Interviews: Do you use the "Tell me about yourself" ice-breaker? — Business Management Daily: Free Reports on Human Resources, Employment Law, Office Management, Office Communication, Office Technology and Small Business Tax Business Management Daily
  • LinkedIn
  • YouTube
  • Twitter
  • Facebook
  • Google+

Interviews: Do you use the "Tell me about yourself" ice-breaker?

Get PDF file

by on
in The HR Specialist Forum

"The recent Forum post about interview questions got me thinking about the question/statement I usually start interviews with: 'So, tell me about yourself.' It seems like a good icebreaker, but I've heard it can trigger some legal problems (learning too much information). Do others use it, or it too cliche?" -- Michelle, California

{ 5 comments… read them below or add one }

Deneise July 14, 2009 at 9:46 am

I usually use the same ice-breaker but follow up with the words, “professionally only please”.


Lynn June 24, 2009 at 7:00 pm

I agree with Patty and Jennifer, I ask more ‘work’ history specific questions. Also like to use moreof a situational line of questioning that creates an explain things answers. One of my favorite questions is ‘tell me a time when things didn’t go they way you expected at your last position and how you dealt with that’ I like to see how the applicant thinks on thier feet.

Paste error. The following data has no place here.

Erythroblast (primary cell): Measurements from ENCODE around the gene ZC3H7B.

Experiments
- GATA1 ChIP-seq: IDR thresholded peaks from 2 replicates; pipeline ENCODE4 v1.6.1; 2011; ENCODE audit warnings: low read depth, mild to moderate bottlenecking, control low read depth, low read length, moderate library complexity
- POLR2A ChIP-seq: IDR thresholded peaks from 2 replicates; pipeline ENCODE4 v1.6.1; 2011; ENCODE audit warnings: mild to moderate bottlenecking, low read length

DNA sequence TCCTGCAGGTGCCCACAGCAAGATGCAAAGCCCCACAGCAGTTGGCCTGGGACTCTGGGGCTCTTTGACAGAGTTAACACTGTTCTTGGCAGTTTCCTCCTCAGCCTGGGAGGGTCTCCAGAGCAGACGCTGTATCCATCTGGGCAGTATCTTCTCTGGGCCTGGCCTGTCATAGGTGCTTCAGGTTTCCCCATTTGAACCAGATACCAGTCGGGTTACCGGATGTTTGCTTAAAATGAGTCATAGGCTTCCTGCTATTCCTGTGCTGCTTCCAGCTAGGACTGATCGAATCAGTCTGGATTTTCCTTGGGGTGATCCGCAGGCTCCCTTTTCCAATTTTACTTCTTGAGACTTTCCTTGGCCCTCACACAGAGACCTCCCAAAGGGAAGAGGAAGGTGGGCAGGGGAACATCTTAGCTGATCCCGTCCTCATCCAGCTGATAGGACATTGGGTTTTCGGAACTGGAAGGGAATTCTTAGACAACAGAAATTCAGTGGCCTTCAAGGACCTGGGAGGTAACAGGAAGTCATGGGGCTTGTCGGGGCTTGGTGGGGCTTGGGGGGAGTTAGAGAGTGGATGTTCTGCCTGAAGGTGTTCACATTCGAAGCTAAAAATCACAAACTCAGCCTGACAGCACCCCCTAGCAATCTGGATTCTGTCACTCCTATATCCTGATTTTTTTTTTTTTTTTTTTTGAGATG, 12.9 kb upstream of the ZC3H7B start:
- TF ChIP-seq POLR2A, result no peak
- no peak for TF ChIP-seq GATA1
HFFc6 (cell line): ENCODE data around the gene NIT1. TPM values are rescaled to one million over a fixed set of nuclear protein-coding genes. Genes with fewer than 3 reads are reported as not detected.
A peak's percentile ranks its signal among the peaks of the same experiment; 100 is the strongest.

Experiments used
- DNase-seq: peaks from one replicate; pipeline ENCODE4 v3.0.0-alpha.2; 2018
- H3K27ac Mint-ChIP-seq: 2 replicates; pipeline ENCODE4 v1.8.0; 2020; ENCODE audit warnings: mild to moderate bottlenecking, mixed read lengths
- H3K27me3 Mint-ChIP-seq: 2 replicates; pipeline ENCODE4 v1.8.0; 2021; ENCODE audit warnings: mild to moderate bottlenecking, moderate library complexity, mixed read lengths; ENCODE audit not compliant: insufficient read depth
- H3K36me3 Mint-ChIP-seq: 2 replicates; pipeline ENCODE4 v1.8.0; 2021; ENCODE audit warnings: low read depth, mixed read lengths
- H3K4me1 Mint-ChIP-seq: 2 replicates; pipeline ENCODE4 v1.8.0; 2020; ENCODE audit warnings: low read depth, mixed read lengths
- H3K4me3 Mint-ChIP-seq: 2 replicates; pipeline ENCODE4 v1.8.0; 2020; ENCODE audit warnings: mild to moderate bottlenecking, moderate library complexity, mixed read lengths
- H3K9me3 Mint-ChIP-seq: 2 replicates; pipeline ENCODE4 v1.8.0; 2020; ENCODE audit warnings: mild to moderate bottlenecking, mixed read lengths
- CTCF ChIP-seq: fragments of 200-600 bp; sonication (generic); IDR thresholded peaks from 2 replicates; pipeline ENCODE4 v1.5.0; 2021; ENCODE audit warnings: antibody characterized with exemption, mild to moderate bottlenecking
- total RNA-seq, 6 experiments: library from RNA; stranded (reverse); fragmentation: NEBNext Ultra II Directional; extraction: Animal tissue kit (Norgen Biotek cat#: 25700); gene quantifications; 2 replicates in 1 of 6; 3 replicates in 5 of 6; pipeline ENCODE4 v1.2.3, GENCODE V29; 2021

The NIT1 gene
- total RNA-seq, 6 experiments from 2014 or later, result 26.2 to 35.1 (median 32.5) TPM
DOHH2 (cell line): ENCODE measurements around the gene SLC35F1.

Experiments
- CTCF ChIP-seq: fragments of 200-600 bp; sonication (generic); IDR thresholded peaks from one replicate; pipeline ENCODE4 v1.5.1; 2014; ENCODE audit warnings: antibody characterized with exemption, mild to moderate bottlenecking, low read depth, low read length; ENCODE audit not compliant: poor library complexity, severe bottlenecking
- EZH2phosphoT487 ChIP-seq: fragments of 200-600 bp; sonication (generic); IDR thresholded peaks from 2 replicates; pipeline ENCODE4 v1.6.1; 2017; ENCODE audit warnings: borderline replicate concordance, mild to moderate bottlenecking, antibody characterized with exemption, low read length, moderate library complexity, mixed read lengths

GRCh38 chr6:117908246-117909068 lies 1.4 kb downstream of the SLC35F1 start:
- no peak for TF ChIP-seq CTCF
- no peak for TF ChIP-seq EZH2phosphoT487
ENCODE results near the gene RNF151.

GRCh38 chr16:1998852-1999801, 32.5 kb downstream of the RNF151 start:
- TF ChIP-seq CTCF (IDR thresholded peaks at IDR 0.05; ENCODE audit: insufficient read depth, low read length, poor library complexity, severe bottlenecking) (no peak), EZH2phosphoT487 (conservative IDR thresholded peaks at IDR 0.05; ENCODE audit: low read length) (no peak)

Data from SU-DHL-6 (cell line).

Linda Ann June 23, 2009 at 5:46 pm

I don’t ask the question. You are only going to hear exactly what they want you to hear. Besides, the applicants that are so quick to tell you just how good they are usually are the worst employees. Good employees are usually willing to let their work stand good for themselves and rarely do they go around bragging about it.


Patty June 23, 2009 at 4:13 pm

I agree. I ask this question but phrase it so that it relates to the position. For example, “Tell me about your experience as it relates to the position”.


Jennifer June 23, 2009 at 4:02 pm

I do not ask this question. I believe it leaves too many people to respond in a (personal) way that might be considered discriminatory, such as a I’m a mom (dad), single parent, etc. I like to start an interview with why the person has applied for a position and what they know about the organization. I will ask applicants how their professional and/or educational experiences prepared them for the open position during the interview. I believe this is the type of information one should be seeking to the typical “tell me about yourself” question.


Leave a Comment

Previous post:

Next post: